FIFA confirm presidential candidates

FIFA has confirmed the five candidates for the vacant position of president of world football’s governing body, which takes place in Zurich on February 26.

The five candidates are Sheikh Salman bin Ebrahim al-Khalifa, Prince Ali bin al-Hussein, Tokyo Sexwale, Jerome Champagne and Gianni Infantino.

The presidential election was prompted by Sepp Blatter’s decision to stand down amidst the FIFA corruption scanda. Blatter had been president of FIFA since 1998.

Infantino, the Uefa general secretary, and Asian Football Confederation chief Sheikh Salman are seen as the favourites to take over from Blatter.

UEFA president Michel Platini was initially seen as the favourite to be named Blatter’s successor, but the FIFA ethics committee has since banned the Frenchman from football for eight years.

Plattini has taken his to the FIFA appeals committee and if that bid fails, he has expressed his intention to approach the Court of Arbitration for Sport on the matter.

Here is a closer look at the candidates:

Sheikh Salman bin Ebrahim al-Khalifa

Just in case

Current position: Asian Football Confederation president and FIFA vice-president

Previous position: A former head of the Bahrain Football Association.

The right man for the job? As a FIFA vice-president and with global support Sheikh Salman would be a very strong candidate if it was not for his alleged links to human rights violations in Bahrain.

What he said: “With the support I’m going to get we’re going to turn it around very quick. We have big examples of football organisations around the world – the Premier League, the Bundesliga, even UEFA – who have, from a football side and a revenue side. And this is what we want to bring to FIFA.”

Prince Ali bin al-Hussein

Just in case

Current Position: President of Jordan Football Association. Founder and president of the West Asian Football Federation.

Previous positions: Former FIFA vice-president.

The right man for the job? Despite being the champion of a number of good causes, including the lifting of FIFA’s ban on the hijab, he lacks support.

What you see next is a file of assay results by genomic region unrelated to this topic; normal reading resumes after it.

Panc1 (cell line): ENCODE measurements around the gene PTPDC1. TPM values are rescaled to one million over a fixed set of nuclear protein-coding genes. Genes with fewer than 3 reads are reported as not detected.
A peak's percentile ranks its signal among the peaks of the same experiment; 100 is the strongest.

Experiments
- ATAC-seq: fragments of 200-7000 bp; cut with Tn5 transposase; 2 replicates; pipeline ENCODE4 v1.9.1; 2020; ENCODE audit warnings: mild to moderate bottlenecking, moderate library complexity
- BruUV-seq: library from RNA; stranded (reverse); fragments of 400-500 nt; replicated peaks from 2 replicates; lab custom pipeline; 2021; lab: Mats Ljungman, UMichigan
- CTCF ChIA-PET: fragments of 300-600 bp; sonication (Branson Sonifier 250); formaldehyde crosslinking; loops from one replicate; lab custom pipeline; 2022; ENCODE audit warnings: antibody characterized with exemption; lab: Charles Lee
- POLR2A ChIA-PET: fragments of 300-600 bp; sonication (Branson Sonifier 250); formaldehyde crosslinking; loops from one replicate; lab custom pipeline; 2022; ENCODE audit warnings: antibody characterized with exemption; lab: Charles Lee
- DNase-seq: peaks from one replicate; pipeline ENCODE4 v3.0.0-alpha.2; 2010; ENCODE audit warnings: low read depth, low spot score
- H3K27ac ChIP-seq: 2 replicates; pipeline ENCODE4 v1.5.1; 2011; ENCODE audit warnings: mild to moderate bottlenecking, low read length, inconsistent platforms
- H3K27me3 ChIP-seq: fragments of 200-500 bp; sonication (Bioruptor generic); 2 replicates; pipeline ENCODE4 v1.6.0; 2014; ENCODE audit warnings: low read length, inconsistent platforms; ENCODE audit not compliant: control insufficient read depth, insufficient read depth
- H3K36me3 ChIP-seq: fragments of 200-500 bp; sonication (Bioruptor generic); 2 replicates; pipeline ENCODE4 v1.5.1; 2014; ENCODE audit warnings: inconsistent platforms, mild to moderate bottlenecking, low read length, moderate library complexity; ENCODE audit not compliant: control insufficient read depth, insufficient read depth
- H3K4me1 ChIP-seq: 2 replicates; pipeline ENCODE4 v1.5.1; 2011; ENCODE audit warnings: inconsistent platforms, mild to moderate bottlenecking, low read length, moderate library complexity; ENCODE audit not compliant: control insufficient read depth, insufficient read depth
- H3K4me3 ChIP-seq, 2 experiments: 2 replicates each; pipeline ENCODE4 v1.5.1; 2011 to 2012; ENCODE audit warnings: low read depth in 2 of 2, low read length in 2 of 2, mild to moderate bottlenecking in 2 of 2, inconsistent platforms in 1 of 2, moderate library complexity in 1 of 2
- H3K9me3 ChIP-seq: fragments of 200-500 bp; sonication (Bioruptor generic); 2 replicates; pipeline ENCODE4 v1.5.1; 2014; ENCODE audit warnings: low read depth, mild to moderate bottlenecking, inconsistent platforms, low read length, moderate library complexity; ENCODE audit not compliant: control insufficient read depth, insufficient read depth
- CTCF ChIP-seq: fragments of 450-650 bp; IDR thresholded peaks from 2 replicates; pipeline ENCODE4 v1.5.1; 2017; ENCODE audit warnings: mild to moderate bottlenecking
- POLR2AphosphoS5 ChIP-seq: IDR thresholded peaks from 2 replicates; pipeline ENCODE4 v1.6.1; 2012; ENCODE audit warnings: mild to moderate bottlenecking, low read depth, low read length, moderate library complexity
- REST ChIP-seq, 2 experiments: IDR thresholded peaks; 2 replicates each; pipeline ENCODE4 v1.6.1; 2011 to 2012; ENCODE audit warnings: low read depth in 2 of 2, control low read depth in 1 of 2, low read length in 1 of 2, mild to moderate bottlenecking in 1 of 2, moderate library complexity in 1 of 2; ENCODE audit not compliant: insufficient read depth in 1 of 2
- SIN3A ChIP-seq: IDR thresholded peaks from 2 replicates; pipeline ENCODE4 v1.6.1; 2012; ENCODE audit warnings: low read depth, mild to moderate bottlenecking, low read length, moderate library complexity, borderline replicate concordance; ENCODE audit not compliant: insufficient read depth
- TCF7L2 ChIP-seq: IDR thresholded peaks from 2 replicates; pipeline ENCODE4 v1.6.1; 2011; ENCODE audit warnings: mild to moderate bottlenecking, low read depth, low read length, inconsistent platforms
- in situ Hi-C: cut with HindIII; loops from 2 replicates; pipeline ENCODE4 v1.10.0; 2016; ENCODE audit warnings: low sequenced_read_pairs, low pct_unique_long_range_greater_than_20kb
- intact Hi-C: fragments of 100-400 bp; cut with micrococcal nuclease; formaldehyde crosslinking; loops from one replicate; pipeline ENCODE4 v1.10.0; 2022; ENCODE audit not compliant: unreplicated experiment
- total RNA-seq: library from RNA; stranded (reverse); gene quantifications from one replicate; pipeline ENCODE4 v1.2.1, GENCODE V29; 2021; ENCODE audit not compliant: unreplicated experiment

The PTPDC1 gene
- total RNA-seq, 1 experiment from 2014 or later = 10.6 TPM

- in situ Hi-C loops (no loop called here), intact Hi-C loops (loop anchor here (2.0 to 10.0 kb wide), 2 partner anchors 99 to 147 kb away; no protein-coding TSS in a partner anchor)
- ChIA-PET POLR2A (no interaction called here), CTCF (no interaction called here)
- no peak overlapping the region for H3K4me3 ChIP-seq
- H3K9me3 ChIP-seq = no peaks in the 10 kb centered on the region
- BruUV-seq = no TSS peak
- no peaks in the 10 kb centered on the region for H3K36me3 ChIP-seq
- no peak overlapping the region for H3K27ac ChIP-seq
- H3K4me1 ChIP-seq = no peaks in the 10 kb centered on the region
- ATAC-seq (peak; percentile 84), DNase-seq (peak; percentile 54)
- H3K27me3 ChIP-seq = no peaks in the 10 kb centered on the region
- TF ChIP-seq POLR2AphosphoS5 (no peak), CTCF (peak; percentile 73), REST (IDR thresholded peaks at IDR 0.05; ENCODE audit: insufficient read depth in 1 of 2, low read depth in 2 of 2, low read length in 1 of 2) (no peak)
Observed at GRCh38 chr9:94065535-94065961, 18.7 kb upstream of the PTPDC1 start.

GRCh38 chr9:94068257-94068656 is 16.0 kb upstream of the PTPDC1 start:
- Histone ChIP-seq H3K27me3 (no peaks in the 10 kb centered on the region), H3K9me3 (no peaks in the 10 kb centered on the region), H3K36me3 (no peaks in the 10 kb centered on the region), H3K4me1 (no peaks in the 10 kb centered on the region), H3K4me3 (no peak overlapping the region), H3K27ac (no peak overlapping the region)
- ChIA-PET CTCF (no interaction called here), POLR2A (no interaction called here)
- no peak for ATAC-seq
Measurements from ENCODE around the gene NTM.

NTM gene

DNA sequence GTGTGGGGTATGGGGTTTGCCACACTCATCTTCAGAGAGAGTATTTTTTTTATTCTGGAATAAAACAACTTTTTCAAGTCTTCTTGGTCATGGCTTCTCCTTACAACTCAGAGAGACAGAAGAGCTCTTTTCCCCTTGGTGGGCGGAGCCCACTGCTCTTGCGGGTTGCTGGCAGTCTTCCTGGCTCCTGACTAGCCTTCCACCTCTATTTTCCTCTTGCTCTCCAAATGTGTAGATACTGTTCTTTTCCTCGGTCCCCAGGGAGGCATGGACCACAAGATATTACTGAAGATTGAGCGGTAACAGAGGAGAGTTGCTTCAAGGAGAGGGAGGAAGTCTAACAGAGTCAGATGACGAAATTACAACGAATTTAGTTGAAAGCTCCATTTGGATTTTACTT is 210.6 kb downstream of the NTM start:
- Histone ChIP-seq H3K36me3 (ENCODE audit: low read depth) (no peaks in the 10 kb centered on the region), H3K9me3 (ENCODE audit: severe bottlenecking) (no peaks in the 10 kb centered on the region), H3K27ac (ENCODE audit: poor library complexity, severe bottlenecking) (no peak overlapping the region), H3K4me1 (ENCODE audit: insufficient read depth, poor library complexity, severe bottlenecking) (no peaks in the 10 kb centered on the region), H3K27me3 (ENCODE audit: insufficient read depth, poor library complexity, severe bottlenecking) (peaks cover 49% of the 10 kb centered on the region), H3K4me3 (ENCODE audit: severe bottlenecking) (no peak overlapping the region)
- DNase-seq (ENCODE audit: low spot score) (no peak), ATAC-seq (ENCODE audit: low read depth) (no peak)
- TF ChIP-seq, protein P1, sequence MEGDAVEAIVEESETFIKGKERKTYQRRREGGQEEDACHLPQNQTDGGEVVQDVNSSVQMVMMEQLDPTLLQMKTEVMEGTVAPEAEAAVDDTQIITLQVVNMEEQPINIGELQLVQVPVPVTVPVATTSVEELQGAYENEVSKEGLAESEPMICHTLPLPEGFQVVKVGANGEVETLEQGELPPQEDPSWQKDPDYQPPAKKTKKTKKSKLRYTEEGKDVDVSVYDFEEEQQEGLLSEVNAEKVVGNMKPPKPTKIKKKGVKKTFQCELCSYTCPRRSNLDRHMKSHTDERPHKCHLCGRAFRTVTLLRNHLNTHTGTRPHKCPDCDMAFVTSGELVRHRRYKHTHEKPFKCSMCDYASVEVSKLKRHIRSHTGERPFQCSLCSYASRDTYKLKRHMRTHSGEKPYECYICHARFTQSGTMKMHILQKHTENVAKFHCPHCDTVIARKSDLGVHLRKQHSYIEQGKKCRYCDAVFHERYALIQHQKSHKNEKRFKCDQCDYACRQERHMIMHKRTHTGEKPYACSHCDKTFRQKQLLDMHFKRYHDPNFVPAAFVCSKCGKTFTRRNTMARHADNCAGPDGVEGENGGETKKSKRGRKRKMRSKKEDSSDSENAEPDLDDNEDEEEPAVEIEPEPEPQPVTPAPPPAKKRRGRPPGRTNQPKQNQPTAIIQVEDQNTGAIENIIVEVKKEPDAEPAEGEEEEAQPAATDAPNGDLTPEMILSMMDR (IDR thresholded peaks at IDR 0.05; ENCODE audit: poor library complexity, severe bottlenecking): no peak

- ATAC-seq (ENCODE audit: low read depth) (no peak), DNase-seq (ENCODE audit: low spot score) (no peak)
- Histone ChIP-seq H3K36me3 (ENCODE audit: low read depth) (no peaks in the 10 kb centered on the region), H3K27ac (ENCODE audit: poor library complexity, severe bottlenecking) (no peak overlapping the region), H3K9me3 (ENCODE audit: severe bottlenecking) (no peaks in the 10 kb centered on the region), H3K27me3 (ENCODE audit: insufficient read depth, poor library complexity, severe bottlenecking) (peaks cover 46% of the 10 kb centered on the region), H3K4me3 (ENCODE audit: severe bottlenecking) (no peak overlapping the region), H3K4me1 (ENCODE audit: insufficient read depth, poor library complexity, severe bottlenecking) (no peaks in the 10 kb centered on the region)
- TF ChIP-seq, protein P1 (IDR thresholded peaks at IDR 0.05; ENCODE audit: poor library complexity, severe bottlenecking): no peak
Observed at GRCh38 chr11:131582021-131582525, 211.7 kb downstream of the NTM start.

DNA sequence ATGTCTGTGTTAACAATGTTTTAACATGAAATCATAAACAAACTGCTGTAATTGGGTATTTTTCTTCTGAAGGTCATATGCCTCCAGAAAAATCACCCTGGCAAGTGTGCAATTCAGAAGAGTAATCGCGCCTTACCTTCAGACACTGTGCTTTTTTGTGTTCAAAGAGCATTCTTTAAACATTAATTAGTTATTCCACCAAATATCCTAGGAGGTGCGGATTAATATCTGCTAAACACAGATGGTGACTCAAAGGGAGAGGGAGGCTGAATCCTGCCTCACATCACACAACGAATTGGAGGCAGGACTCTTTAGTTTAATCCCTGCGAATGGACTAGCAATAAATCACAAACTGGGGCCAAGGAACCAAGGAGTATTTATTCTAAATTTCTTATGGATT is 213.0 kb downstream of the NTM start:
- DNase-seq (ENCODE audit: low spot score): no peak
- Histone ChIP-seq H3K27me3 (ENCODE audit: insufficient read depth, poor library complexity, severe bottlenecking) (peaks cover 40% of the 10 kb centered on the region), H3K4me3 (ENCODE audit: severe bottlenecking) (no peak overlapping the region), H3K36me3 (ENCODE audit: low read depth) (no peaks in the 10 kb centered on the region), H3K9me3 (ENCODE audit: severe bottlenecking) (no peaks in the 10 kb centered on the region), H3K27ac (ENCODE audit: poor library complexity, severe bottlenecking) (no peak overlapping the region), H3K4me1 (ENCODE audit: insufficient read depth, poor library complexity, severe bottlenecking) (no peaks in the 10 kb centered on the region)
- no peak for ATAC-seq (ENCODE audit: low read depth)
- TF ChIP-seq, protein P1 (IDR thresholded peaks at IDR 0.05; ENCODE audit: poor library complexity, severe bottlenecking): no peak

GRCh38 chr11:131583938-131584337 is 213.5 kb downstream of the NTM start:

What he said: “Ten months ago, I was the only person who dared to challenge Mr Blatter for the Presidency of FIFA. I ran because I believe that FIFA needs change. And I had the courage to fight for change when others were afraid.”

Tokyo Sexwale

Just in case

Current Position: Prominent South African businessman

Previous Positions: Anti-apartheid campaigner who was jailed on Robben Island, before later going on to become a government minister. A member of FIFA anti-discrimination task force.

The right man for the job? A shrewd businessman but his involvement in South Africa’s 2010 World Cup bid team which has been the subject of allegations of bribery and corruption does not reflect well.

What he said: “Having spent time inside FIFA, I am more than ready to take on the world. I think it was a vote of confidence by people who I can only say understand who I am and what I will be able to bring to football. FIFA, the organisation of the beautiful game, is damaged. The brand is severely undermined.”

Jérôme Champagne

Just in case

Current position: Football consultant

Previous position: Served as a French diplomat from 1983 to 1998, before working as an executive at FIFA from 1999 to 2010, including as an advisor to Sepp Blatter.

Is he the right man for the job? Has the necessary experience, but there are doubts regarding whether he has sufficient support.

What he said: “FIFA needs someone who understands the game and the world, who can relate to the various cultures of our planet, who can impulse the reforms and the energy to govern the game worldwide. Not necessarily a former player or coach.”

Gianni Infantino

Just in case

Current Position: Has been UEFA general secretary since 2009

Previous positions: Joined UEFA in 2000 as a lawyer.

The right man for the job? Has the unanimous backing of UEFA’s executive committee, and has a much cleaner image than many other candidates.

What he said: “[My manifesto] will be based on the need for reform and also for a FIFA that genuinely serves the interests of all 209 national associations, big or small, and that puts football and football development at the top of its agenda. If elected I would lead that change in partnership with all who want to see a FIFA worthy of governing the world’s number one sport with dignity and respect.”